Wednesday, February 14, 2018

Black Panther

https://en.wikipedia.org/wiki/Black_Panther_(film)
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Oakland, 1992. Opposing political ideologies fracture the relationship between two Wakandan siblings, giving rise to a succession dilemma that will manifest decades later. At present day, the aftermath of King T’Chaka’s untimely demise sets his son T’Challa’s (Chadwick Boseman) ascension to the throne in motion, but becoming king is never easy. Facing stark opposition from one of the kingdom’s not so friendly tribes, the young king eventually proves himself worthy to lead the kingdom and assume the mantle of the mythical Black Panther. Meanwhile, the appearance of an old foe paves the way for the return of a prodigal son Wakanda never knew existed. With his legitimacy questioned and the threat of the country’s exposure at stake, T’Challa must play his cards right or suffer dire consequences.

Oops, Marvel did it again. Thor took us to Asgard. Doctor Strange gave us more than a peek of various realms of existence. Black Panther brings us to Wakanda, the most technologically-advanced nation on the planet posing as a third-world country. In terms of the wow factor as far as production design is concerned, Wakanda is far less foreign to us than any of the new locations in the MCU that we’ve already seen. Perhaps the beauty of it lies in the seamless fusion between traditional African values and Marvel’s familiar technological sophistication, two concepts we never thought could blend with one another so well. True enough you’ve never seen Africa like this before. Hold on to your jaw, it’s bound to drop.

Is Black Panther an Avengers movie? Not really. If you expect to leave the cinema primed for Infinity War, then you are watching the wrong film. Neither after-credit scene provides any hint on what will eventually lead Thanos and his Black Order to the reclusive kingdom. If an infinity stone was hidden somewhere in the narrative’s more than two-hour run, then it must have been so well-hidden because nobody noticed. More than anything else, this is an origin story. Expect something standalone and in the same vein as Thor’s or Doctor Strange’s introduction to the MCU.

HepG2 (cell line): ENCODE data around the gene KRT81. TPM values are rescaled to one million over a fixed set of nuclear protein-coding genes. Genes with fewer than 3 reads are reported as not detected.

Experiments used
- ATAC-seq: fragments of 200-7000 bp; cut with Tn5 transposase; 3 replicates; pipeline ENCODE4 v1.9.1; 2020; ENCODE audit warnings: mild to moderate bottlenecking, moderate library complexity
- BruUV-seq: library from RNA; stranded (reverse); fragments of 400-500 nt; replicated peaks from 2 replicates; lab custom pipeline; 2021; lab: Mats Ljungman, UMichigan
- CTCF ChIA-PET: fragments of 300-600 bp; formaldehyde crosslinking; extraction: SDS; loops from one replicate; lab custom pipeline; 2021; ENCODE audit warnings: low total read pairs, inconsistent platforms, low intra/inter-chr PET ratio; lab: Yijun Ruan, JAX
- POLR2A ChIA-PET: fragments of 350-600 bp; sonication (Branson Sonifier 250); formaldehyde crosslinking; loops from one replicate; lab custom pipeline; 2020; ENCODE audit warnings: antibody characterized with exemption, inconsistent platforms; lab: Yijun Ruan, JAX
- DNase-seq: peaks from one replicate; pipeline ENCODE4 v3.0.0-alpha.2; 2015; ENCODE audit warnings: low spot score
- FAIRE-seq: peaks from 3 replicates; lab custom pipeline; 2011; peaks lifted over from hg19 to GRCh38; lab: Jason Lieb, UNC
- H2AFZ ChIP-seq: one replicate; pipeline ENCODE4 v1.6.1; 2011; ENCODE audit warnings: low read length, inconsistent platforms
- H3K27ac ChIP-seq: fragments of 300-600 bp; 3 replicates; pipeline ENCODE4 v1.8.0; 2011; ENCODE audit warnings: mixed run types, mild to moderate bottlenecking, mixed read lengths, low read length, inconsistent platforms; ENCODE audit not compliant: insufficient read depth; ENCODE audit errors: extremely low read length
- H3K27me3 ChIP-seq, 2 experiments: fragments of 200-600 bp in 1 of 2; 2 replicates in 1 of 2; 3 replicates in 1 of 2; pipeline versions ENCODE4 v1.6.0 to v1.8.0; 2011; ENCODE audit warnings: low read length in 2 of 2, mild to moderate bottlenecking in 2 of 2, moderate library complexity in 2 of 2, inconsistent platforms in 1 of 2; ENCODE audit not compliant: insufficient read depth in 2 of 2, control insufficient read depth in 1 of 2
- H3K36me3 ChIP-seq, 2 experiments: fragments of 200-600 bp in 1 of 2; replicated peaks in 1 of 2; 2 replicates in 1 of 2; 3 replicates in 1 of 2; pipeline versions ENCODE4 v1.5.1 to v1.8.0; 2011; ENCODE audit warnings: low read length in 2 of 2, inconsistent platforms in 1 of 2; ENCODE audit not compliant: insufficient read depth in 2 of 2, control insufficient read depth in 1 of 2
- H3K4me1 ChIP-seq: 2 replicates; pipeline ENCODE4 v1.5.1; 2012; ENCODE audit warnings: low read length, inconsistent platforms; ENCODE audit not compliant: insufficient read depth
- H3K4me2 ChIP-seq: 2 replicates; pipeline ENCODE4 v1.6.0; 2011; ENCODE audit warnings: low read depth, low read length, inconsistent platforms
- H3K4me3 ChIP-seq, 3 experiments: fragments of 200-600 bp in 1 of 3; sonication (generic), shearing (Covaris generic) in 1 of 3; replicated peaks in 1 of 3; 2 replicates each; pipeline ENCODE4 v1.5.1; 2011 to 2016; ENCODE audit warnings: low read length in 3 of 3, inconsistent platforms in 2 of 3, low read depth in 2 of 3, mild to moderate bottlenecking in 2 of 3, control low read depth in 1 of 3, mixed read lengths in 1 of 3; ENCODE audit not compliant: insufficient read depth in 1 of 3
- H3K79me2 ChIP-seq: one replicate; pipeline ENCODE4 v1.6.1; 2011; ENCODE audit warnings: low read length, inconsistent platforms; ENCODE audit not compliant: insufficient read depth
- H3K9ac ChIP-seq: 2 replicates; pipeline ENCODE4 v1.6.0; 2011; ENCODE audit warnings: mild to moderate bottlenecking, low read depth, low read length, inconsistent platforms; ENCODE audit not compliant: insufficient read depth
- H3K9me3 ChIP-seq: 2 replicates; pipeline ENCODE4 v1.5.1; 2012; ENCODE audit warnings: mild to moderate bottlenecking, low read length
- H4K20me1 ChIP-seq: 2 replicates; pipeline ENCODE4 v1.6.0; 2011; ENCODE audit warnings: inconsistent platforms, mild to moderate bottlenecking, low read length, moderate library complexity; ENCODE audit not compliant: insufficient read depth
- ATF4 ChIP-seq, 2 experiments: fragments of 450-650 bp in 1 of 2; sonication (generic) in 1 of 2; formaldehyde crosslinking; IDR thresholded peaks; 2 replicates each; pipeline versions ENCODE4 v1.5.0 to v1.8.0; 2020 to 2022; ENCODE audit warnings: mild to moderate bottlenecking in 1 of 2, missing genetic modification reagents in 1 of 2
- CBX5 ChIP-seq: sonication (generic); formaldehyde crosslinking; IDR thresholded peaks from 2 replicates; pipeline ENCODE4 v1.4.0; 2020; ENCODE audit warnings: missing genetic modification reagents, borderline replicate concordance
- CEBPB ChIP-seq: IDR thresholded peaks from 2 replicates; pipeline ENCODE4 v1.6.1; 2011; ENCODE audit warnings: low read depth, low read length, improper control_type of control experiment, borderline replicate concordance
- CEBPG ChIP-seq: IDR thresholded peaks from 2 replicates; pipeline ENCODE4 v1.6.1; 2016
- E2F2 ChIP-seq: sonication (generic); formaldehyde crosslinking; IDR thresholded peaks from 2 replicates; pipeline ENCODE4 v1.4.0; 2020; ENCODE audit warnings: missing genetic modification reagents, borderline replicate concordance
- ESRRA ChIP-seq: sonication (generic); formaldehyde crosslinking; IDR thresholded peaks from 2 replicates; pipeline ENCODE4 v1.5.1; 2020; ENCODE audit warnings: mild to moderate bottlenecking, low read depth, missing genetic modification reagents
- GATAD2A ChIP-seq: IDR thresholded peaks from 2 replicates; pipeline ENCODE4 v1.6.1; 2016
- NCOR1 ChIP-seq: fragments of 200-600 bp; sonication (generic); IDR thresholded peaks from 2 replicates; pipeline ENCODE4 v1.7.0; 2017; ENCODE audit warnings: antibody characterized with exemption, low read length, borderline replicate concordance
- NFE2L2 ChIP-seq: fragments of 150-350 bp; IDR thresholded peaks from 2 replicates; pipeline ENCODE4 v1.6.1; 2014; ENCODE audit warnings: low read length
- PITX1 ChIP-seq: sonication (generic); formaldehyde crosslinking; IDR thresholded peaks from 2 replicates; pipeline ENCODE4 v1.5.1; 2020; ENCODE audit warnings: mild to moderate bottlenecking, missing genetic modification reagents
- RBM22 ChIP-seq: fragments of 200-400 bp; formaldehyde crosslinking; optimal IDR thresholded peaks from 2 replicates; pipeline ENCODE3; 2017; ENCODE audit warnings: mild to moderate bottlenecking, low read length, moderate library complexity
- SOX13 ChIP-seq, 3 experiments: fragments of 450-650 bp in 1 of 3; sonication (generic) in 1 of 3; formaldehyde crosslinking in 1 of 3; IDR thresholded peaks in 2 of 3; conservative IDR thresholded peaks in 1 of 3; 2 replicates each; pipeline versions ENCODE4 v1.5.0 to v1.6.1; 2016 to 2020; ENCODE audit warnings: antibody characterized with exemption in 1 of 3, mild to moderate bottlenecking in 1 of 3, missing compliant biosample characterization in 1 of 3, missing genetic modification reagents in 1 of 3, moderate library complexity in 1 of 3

The production values are probably what will make this film a runaway hit for Marvel’s fanboys, but what makes it a critical darling obviously has something to do with its take on socially-relevant issues that are becoming more and more polemic in Hollywood as of late. Women empowerment, you say? You only have to see either Nakia (Lupita Nyong’o) or Okoye (Danai Gurira) kick ass with a chakram or a spear to convince you that the leading ladies here are no damsels in distress. You don’t have to rescue them. They will rescue you. The latter’s fight scene in Busan donning her red evening gown and a wig is arguably one of the best choreographed fight scenes in the MCU. It looks like Natasha is finally getting her own squad before Thanos arrives, and we await with bated breath.

We don’t even have to emphasize the irony of this setup. Africa has always been that continent white colonizers scrambled over to divide among themselves, drawing artificial borders as if it were as uncomplicated as slicing pizza. WHAT IF there was a powerful country there all along whose might can rival the west and give them a run for their money? This is the political theme openly discussed throughout the film and utilized as a plot device to maintain the flow of the story: Is the world ready for Wakanda, and is Wakanda ready for the world? Marvel has not dared come up with a movie with such strong political undertones since Iron Man came out ten years ago, and you probably won’t find another Marvel flick that empowers the marginalized on the basis of both gender and race like Black Panther does. It’s a popcorn flick alright but it’s a social commentary at the same time, and it’s awesome like that.

Maybe the only aspect where the film seems to fail is the generic plot. Following the tried and tested Marvel formula, there really aren’t a lot of surprises or twists, and most outcomes are predictable to say the least. Ideological underpinnings aside, the amazing combination of every little aspect is what makes Black Panther such a good watch. The splash of colors in the costumes keeps you distracted in a good way. Humor is there when needed be. And of course, the action scenes will keep you on the edge of your seat, guaranteed.

1 creature/s gave a damn:

http://www.perfectcustomwriting.com/ said...

I'd like to watch the performance! It will be exciting! Thanks for the contribution!

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